We all know that testing the sites we produce is important and there are well established techniques for testing usability. But what about testing aesthetics? What about testing design?
It would be wrong to have a series on design methodology without looking at the subject of testing design. One of the fundamental principles behind Headscape’s design approach is to design with data.
Design is subjective. What I like you may well hate and vice versa. Design can often lead to arguments between client and designer about what direction the design should take.
The normal route for resolving this problem is to focus on what the user wants, rather than what the client or designer thinks is best. However, often all this does is shift the argument about what the design should be like to what the user will want! The only way of resolving this is to test.
Testing the usability of a site is relatively easy. There are tried and tested ways of doing this which I will cover later in this series. However, what about aesthetics? How do you test the best colours, typography, styling etc? How do you ensure that your design is communicating the right feel and personality to your users?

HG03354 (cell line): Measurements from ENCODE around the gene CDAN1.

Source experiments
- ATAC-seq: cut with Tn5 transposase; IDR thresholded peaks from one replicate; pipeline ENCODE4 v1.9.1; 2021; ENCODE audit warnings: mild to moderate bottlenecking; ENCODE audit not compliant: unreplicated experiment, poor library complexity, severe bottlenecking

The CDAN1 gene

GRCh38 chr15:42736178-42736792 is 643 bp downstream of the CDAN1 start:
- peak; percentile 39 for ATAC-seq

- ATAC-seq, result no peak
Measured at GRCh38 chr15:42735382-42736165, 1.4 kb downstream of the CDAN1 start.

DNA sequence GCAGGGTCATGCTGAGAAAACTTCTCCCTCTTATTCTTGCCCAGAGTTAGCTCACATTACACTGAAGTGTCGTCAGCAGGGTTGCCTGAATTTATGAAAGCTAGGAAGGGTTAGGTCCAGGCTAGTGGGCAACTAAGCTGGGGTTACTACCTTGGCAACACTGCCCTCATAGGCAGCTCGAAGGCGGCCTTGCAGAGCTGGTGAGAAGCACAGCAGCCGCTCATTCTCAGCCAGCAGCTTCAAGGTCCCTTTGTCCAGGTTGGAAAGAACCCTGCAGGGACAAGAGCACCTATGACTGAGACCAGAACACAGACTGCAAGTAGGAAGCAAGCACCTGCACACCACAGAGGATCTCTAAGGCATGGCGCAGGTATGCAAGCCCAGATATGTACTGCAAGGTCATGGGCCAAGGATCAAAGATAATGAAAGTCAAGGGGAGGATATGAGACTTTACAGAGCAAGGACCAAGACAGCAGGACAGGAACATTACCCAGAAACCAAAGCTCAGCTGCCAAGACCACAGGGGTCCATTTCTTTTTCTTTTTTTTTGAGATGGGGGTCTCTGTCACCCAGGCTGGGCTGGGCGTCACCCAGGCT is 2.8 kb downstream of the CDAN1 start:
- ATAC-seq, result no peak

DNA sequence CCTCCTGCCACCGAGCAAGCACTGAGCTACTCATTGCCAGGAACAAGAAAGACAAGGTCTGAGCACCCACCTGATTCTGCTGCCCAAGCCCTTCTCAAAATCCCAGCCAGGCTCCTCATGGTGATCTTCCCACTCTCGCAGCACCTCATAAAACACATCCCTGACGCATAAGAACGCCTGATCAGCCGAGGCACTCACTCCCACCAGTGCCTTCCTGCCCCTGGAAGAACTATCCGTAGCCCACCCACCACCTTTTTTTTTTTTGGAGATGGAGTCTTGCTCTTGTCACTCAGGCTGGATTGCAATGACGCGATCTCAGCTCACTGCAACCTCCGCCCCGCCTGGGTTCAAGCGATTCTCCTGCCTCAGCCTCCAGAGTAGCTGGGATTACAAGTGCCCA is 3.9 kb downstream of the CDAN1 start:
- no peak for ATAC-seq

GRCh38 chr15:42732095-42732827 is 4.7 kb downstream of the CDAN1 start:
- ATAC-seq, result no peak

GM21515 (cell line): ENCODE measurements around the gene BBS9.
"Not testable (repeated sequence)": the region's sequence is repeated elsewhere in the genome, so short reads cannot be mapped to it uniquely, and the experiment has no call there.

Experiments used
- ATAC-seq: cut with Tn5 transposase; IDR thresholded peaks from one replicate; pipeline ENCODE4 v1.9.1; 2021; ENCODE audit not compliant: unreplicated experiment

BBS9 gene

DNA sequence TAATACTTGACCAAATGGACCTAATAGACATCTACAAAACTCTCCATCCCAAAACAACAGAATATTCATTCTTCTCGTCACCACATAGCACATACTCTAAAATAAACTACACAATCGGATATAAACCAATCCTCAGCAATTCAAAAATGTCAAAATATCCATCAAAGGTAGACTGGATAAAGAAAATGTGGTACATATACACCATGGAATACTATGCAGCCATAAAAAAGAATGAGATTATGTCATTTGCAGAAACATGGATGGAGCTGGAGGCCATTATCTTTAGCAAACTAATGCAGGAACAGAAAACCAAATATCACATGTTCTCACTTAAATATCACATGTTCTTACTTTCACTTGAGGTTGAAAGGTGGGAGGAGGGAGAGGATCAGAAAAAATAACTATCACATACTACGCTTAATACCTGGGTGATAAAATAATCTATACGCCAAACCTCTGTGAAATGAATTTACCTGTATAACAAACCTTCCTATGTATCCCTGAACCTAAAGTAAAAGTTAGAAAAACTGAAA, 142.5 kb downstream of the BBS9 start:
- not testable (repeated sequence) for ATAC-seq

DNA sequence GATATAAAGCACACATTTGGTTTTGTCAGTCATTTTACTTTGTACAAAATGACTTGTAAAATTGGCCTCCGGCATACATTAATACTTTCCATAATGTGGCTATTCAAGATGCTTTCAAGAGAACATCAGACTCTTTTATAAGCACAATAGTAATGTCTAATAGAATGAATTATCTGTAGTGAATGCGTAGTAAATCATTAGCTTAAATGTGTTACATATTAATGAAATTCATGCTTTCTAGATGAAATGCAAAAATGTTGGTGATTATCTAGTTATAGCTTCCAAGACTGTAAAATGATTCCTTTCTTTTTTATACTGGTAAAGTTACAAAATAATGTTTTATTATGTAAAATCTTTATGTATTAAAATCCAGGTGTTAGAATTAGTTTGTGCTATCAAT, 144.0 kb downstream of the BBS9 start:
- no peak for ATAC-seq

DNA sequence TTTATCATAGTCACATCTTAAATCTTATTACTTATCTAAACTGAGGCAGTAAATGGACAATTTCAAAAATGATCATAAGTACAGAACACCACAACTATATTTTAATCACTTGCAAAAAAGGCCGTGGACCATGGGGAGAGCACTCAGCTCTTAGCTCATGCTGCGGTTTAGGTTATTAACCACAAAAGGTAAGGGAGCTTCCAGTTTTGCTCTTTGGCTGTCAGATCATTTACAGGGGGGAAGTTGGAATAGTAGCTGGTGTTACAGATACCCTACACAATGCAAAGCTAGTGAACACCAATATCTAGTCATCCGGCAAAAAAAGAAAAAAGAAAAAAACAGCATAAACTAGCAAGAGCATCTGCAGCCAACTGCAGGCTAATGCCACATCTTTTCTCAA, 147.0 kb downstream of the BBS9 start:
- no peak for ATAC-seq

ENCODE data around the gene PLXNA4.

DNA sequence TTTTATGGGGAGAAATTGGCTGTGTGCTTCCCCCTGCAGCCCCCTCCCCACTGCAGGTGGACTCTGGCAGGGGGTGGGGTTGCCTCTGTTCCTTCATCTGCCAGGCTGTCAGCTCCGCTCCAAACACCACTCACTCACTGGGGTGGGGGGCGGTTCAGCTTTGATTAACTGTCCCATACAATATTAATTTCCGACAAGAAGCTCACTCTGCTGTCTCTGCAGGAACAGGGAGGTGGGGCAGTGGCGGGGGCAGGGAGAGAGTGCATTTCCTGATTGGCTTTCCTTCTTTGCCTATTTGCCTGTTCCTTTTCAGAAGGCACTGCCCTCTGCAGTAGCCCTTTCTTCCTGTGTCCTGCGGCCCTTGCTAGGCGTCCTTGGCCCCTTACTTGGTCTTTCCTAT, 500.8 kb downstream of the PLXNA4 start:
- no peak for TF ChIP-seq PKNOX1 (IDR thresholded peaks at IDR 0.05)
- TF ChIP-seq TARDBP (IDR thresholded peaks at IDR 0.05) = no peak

The first step is to know what you want to learn about the aesthetics.
Asking users what they think isn’t enough
It is not enough to just show users a design and ask them if they like it or not. This approach creates two problems.
First, whether they like a design is not the only criteria by which to judge it. For example a user might not personally like the design of a law firm (finding it too formal for their personal preferences) but it may still leave them with the right feeling about the company (that it is professional and trustworthy).
Second, when asked what they think users fallback on comments such as “I don’t like the green.” Comments like this aren’t particularly helpful. You need to know what it is about the green that is a problem.
Focus on brand value and personality
The most important thing to establish about a design is whether it is a good reflection of the company it represents. To do this you need a strong idea of what the characteristics of the brand is.